Tina's talk on Youtube

Q&A on Youtube

Unveiling the Last Supper

Wednesday, May 15, 2019


Click on any image for a larger version

The occasion was a talk by Mary T Malone on women in the Church (Roman Catholic) right through the Christian period.

Surely we've heard all this stuff before?

Not like this, you haven't.

The talk was one of a regular series organised by We Are Church Ireland at the International Mercy Centre in Baggot St. I've now been at a few of them and, along with the Patrick Finn Lectures in St. Mary's in Haddington Road, they form a rich cultural and spiritual resource.

So what's so different about Mary then? I could say she's blind and in her eighties, that she sometimes misses a beat and the odd word escapes her. But these are just what a Eucharistic theologian would describe as accidentals. It is the substance of her message that terrifies the Church. And this is not the first time a woman, or a group of them, has terrified the Church. But we'll come back to that.

Colm Holmes & Mary T Malone

Colm is making sure that this talk will be preserved for posterity. There was a time when Mary would labour over the draft of a talk, reworking structure and content. But this is no longer really possible now that she is blind and ageing.

The draft of this talk is in her head and there alone. All the more reason to preserve the final product. Also this may be one of her last talks, if not the last. They are getting too stressful and she has already published volumes, including summaries, of her work over a long and productive career.

Her argument starts from a simple premise. The Roman Catholic Church for most of its existence has been a male church.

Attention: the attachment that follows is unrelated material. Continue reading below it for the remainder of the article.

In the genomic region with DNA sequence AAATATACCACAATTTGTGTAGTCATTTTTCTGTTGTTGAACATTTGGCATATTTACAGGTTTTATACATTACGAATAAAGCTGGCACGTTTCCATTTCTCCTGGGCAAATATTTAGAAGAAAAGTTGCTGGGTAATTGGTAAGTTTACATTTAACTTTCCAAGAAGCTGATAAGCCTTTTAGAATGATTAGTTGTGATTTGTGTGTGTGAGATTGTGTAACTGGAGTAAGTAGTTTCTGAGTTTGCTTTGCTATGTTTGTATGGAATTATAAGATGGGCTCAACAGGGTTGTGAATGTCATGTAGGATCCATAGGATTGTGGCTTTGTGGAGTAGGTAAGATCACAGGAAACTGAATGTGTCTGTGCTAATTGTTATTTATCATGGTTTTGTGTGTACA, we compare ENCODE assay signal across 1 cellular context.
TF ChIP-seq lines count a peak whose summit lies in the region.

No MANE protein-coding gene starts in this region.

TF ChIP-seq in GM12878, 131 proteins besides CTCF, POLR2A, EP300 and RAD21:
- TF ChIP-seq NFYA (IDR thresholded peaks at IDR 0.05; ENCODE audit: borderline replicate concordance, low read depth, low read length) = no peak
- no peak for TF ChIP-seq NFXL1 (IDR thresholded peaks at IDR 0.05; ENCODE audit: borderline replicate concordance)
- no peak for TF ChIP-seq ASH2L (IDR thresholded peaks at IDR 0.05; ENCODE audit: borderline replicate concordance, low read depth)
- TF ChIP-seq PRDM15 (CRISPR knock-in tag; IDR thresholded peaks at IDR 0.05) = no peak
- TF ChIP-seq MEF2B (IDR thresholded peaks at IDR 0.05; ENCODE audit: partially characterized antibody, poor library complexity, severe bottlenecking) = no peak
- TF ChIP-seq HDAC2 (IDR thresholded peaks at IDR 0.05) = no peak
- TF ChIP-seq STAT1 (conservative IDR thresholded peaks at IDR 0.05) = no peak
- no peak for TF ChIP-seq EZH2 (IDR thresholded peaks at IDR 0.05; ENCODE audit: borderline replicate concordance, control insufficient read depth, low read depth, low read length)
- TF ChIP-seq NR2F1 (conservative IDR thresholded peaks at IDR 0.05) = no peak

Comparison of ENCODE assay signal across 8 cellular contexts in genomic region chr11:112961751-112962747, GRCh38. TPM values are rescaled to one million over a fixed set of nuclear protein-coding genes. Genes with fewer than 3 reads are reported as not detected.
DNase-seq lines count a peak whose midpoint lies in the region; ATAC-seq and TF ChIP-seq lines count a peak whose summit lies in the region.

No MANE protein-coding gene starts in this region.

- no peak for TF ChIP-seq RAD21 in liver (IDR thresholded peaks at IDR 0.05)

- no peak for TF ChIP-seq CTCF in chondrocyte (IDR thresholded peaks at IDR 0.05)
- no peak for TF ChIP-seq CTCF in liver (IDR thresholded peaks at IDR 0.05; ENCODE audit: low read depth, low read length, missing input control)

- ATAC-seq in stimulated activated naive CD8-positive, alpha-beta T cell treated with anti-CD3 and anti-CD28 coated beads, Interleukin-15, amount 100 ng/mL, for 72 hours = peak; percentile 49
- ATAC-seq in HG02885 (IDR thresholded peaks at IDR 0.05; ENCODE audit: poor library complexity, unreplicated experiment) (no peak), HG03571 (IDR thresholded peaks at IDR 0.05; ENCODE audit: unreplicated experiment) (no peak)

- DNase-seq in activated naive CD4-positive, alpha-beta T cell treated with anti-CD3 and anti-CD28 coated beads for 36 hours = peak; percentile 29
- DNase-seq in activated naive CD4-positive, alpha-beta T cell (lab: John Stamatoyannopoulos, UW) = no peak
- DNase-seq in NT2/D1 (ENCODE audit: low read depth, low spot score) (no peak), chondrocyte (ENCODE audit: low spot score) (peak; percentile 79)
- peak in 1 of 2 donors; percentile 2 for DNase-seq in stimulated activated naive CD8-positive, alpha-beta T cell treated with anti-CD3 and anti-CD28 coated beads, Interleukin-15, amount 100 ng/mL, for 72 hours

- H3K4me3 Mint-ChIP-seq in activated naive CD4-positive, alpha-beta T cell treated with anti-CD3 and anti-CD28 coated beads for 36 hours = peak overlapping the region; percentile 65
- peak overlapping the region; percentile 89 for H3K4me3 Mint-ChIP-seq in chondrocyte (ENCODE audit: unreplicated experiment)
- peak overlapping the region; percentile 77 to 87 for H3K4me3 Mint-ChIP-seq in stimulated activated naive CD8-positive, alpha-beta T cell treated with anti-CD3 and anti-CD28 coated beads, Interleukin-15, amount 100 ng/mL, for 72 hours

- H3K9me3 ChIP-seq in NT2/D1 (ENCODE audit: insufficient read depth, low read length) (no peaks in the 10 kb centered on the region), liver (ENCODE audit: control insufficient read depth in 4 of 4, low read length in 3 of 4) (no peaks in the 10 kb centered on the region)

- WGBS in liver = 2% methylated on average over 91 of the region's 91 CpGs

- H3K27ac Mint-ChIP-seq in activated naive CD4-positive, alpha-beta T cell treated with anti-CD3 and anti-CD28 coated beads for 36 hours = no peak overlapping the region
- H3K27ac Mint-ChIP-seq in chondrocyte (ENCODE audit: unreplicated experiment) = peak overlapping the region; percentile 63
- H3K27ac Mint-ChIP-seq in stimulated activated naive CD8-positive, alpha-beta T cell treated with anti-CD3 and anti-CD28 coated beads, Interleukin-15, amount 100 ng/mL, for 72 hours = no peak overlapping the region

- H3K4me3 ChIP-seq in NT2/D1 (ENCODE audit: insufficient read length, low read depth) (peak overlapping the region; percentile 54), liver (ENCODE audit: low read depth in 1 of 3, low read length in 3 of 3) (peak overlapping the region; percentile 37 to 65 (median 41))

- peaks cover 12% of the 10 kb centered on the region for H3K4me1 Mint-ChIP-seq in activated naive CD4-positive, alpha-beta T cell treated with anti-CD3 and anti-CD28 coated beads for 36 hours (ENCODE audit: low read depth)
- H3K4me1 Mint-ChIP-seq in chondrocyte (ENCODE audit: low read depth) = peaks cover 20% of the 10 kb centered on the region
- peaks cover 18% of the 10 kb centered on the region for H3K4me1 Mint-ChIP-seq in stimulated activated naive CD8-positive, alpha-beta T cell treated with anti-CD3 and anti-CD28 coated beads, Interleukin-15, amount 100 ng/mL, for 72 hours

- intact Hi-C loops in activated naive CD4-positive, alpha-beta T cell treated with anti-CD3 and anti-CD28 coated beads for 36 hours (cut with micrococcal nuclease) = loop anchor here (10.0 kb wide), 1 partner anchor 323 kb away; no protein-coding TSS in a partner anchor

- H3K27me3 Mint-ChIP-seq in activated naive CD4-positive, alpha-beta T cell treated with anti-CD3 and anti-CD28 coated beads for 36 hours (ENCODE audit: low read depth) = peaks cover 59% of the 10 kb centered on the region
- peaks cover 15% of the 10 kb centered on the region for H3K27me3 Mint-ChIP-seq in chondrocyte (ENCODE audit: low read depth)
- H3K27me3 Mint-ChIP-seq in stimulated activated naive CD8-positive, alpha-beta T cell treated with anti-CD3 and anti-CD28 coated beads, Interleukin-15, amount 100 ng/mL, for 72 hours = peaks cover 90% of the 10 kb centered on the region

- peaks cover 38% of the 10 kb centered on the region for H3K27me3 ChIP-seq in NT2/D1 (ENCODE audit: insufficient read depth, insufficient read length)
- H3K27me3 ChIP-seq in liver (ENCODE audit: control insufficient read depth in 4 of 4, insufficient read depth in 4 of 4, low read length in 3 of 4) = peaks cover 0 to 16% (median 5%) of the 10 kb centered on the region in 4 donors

Surely we already knew this and progressive groups are applying increasing pressure to have women ordained to the priesthood, for example?

Ah, the priesthood. Ordained and separate from the rest of the people of God. Incubated and introduced to the magic circle before being let loose to impose an ancient and unchanging conformity on the faithful (my words, not hers, but that's the gist of it).

It's not just that the Church, here meaning those in authority, is all men, the whole thing is structured in the ways of men. Men are great on structure and externals. Women are more to the heart of the matter, to sharing & compassion, and their exclusion has led to a church whose formal structures, and even language, are built of male DNA.

So there's a lot more needed here than just letting women into the male inner sanctum. What is required is a root and branch re-imagining of the Church, by the Church and for a new church. And here, by church I mean the wider concept embracing all the people of God. So this goes deeper than the current messing about women deacons and priests, though the refusal to admit women hurts and offends.